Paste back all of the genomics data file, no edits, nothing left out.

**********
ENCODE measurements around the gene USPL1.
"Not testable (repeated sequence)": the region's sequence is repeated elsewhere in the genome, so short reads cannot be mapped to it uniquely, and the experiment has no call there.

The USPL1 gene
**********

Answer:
ENCODE measurements around the gene USPL1.
"Not testable (repeated sequence)": the region's sequence is repeated elsewhere in the genome, so short reads cannot be mapped to it uniquely, and the experiment has no call there.

The USPL1 gene